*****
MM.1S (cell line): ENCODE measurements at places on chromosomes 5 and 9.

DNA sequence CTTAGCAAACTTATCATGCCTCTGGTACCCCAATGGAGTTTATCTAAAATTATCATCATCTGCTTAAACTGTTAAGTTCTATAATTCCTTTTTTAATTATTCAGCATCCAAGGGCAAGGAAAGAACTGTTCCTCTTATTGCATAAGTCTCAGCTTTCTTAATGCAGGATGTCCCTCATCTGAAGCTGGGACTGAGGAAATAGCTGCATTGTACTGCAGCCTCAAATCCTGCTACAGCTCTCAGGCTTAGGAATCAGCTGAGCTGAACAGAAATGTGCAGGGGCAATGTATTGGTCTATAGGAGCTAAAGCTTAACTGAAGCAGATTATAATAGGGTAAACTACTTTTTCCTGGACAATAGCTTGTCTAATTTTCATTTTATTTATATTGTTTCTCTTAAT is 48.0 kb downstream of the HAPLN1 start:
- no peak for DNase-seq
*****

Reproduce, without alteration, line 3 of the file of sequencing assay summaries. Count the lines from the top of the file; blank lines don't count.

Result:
- no peak for DNase-seq